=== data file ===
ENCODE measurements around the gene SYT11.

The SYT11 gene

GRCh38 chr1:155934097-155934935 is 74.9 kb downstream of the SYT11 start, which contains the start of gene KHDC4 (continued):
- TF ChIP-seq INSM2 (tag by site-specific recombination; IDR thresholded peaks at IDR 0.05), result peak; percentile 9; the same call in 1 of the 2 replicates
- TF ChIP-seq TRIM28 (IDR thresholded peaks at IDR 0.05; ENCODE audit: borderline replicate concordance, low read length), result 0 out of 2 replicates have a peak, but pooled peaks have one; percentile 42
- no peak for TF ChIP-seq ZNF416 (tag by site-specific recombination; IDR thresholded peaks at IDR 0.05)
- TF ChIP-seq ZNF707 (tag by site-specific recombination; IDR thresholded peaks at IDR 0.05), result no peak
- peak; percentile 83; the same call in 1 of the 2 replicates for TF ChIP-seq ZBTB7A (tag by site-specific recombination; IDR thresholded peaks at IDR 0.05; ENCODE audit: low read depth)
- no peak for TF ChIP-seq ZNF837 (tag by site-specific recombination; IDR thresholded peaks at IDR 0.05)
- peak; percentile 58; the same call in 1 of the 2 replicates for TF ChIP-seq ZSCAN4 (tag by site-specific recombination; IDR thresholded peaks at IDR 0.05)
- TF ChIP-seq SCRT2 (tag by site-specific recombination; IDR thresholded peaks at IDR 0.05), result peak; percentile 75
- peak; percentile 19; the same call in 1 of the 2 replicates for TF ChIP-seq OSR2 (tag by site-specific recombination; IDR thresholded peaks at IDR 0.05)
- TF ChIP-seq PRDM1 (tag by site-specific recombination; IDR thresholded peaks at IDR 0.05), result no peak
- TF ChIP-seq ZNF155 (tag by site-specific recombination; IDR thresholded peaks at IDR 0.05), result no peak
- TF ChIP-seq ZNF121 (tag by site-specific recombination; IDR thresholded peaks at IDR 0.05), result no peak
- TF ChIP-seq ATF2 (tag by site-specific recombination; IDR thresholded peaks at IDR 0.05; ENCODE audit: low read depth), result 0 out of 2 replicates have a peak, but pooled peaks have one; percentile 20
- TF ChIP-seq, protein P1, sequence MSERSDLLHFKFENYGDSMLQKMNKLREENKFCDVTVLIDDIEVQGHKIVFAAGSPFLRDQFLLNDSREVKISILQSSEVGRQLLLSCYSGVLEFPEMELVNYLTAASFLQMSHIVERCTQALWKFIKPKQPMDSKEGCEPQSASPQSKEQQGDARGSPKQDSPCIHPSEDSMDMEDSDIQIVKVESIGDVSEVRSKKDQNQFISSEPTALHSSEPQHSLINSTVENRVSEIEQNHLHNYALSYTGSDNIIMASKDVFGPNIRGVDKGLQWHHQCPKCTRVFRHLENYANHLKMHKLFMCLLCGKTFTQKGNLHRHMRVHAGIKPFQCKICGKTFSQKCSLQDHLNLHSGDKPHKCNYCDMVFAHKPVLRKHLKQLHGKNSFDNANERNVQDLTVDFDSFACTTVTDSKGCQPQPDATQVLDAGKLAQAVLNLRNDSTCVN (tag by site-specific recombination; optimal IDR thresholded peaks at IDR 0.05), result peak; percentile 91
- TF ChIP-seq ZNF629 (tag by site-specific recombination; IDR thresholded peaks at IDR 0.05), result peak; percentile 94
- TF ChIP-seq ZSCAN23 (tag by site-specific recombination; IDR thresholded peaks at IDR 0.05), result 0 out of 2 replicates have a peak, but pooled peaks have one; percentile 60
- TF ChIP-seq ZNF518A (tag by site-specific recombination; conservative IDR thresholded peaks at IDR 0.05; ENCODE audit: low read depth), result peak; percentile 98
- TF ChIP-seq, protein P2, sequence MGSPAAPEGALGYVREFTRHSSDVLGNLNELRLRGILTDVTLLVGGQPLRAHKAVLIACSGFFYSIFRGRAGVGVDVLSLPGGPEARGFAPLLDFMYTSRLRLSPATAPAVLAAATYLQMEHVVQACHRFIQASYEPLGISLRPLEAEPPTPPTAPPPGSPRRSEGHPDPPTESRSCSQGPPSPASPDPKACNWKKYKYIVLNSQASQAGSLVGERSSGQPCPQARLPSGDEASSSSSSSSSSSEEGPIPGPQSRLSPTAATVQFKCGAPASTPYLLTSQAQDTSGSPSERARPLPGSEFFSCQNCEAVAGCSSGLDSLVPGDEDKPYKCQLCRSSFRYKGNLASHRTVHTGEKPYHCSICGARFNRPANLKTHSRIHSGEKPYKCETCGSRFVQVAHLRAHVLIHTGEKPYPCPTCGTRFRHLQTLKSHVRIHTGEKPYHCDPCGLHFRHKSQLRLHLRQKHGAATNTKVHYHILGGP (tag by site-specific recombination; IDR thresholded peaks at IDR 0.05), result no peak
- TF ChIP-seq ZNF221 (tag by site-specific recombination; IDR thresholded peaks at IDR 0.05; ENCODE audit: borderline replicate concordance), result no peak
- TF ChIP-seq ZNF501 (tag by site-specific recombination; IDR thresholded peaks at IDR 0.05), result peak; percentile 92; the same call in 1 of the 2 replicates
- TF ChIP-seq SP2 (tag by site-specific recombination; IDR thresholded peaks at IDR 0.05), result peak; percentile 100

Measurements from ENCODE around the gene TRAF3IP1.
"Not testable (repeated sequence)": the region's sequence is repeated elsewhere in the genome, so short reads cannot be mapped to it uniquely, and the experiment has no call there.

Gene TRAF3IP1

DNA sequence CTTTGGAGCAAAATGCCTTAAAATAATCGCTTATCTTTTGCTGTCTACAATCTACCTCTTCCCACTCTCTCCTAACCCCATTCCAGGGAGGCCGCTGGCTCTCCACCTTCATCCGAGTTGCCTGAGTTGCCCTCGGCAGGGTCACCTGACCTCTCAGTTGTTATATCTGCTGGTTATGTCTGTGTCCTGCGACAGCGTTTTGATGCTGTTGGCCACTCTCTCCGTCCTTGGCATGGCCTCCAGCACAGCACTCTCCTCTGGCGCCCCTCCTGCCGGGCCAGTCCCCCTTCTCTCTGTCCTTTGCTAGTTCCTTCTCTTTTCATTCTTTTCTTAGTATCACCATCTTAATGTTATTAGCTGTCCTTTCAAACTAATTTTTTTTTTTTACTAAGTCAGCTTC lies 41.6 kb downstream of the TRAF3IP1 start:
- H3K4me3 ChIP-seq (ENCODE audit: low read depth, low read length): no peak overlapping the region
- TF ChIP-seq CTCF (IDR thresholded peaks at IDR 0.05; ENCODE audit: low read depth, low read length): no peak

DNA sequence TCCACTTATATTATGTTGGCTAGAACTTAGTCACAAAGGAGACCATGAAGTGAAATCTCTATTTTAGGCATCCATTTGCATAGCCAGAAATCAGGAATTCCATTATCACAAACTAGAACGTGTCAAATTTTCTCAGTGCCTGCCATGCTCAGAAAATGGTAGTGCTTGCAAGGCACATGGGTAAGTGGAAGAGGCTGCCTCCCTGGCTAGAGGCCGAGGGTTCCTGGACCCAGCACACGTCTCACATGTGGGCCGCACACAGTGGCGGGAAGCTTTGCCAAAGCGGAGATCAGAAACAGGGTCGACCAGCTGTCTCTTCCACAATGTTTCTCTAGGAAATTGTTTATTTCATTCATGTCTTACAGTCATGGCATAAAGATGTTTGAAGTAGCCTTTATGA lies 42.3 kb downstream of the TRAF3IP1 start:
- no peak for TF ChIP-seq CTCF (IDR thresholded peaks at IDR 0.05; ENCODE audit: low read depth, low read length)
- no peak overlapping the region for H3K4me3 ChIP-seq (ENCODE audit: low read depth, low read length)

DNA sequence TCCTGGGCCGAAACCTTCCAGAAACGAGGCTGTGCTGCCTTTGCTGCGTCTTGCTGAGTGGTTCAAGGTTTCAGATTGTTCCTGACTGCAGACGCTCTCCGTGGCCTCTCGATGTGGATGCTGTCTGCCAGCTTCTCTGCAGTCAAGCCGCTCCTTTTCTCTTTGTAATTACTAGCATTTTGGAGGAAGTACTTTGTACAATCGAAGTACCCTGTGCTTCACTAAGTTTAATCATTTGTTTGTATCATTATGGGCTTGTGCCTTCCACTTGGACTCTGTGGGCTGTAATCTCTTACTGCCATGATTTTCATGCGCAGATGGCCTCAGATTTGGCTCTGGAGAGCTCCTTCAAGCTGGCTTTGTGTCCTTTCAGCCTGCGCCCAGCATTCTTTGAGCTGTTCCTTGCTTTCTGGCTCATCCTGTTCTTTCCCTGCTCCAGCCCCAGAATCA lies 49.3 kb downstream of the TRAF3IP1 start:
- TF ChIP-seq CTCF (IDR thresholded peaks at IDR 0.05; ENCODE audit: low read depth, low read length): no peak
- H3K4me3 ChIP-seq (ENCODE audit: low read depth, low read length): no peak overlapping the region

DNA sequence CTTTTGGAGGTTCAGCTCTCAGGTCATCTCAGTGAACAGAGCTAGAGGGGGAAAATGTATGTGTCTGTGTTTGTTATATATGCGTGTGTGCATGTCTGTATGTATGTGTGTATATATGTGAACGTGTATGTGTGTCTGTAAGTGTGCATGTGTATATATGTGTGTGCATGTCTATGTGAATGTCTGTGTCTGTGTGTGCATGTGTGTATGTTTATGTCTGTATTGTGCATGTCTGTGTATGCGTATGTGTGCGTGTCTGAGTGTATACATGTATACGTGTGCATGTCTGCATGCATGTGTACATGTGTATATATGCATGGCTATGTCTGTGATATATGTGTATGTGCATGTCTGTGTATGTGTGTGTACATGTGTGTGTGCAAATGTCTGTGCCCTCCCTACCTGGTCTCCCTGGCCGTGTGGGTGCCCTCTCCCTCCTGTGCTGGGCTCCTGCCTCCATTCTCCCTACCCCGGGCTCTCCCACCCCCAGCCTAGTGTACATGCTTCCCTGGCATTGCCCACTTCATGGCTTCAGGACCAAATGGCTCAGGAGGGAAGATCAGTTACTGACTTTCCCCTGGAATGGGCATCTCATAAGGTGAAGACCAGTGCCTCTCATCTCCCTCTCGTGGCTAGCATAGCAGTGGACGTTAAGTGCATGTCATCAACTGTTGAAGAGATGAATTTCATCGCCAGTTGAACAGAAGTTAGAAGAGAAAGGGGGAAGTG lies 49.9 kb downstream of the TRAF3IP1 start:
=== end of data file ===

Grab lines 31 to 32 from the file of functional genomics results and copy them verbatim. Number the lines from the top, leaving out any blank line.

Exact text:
DNA sequence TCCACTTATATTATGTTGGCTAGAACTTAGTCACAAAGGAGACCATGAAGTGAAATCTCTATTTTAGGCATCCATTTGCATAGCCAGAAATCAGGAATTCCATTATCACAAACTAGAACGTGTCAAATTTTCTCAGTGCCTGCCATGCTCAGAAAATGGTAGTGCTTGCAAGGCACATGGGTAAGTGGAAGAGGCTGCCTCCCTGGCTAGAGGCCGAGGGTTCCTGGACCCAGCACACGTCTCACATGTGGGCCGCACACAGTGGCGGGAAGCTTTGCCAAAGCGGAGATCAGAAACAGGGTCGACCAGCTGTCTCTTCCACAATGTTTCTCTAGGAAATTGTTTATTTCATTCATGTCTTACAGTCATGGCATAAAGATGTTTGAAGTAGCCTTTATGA lies 42.3 kb downstream of the TRAF3IP1 start:
- no peak for TF ChIP-seq CTCF (IDR thresholded peaks at IDR 0.05; ENCODE audit: low read depth, low read length)